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House of Commons? Does my noble friend agree that that has become particularly important for the chief legal adviser to the Government now that the Lord Chancellor may, by law, no longer be a Member of either House or, indeed, a lawyer of such standing as we have been accustomed to in the past?

Lord Hunt of Kings Heath: My Lords, on the latter point, as the White Paper makes clear, we considered that it would be extremely valuable to have a Minister occupy the role of Attorney-General in terms of the legal advice to be given to Ministers and the Government, as chief legal adviser, and drawing on his or her ministerial role and understanding of the wider ramifications of policies. It follows that the contribution that that person can make by being a Member of either your Lordships’ House or another place is clearly very important. Therefore, I very much accept and endorse the remarks of my noble friend.

Although the Government are very keen to see progress on pre-appointment hearings, I confirm that, for the reasons stated by my noble friend, they will not involve judicial appointments.

Lord Howe of Aberavon: My Lords, the fact that the Minister is able to say with a serious face that the proceedings of the cross-party working group are progressing well can lead one to only one conclusion—that the working group is manifestly unrepresentative of the diversity of opinion that exists on this topic. That statement brings to mind the clock that strikes 13 times and casts doubt on the reliability of the rest of its evidence.

Turning to the more substantial aspect of what he said, the agenda that he has presented to us is hugely ambitious—in fact, I would say that it is hopelessly over-ambitious and potentially very dangerous. It starts off as a programme of constitutional renewal but that includes in some cases “reviewing” and in other cases “building upon”, “underpinning”, “recasting” and “enshrining”—a whole range of propositions which, as he acknowledges, are fundamental to the working of our constitution and have evolved historically into conventions which are not always perfect but are well understood in practice. I suggest that there is very grave danger in seeking to transform all these enormously important and extensive matters into legislation—above all, astonishingly, for the most part in one Bill.

The noble Lord, Lord Tyler, appeared to be disappointed at the modesty of this programme and was looking for a more extensive and exciting one. I take exactly the opposite view. It seriously underestimates what Lord Moulton, a distinguished Liberal Peer, said in, I think, 1920, when he stressed the huge importance of unwritten law to almost every aspect of every constitution of this kind—above all, given our history. I take one example—the proposal to produce a protocol which will set out how the Attorney-General and the prosecuting authorities are to exercise their functions in relation to each other. That reminds one of the protocol that emerged from the catastrophic legislation which led to the disappearance of the Lord Chancellor, as we had come to know that role. In that legislation, as the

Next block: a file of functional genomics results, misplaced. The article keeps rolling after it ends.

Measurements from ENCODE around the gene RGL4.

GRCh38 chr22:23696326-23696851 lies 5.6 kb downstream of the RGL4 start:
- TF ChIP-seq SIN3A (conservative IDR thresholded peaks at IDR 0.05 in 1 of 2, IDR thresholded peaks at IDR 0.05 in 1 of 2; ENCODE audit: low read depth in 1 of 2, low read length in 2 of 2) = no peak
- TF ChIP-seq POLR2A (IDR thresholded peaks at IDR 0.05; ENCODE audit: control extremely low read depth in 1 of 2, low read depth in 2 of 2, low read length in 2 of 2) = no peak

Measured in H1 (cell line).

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House will recall, describing the conventional relationships between the Lord Chancellor and the Lord Chief Justice required 150 separate provisions in the appendices to the Bill. At the end of that, it was discovered that 50 further aspects needed to be provided for in additional statutory form. If that is an insight into the way in which these matters are to be handled, that really frightens me.

I do not for a moment suggest that the questions addressed by the White Paper, the Green Paper and the Statement are not hugely important.

Baroness Crawley: My Lords, perhaps the noble and learned Lord, Lord Howe, would like to put a question to the Minister.

Lord Howe of Aberavon: My Lords, I am bound by convention to comply with what the noble Baroness says. Does not the Minister—and indeed the Government—realise that this overambitious agenda is likely to lead us into ill-considered and ill-thought-out conclusions on a range of matters which deserve immensely detailed and careful consideration? Does he not agree that the agenda taken here exceeds in huge proportion the modest items which President Giscard d’Estaing had to address in drawing up the treaty of Lisbon? That was child’s play. Does he not agree that this is infinitely more ambitious and therefore infinitely more dangerous?

Lord Hunt of Kings Heath: My Lords, it is ambitious and I do not underestimate the importance of conventions and unwritten law. The noble and learned Lord is right that the development of a protocol to be laid before Parliament on the relationship between the Attorney-General and the prosecution authorities will require very careful drafting. I am sure that I can rely on my noble and learned friend to ensure that that is undertaken very carefully indeed.

However, I would also say to the noble and learned Lord that our constitutional arrangements are not set in stone for ever and it is important that they should be developed and renewed as this country develops and renews itself. The questions that that raises about how power can be made accountable are important at the moment as is the need to ensure that we uphold both the rights and responsibilities of citizens. However, I agree with the noble and learned Lord that this needs to be done in a careful and considered way. The establishment of a joint Select Committee and the publication of a draft Bill and pre-legislative scrutiny is surely a sensible and careful approach.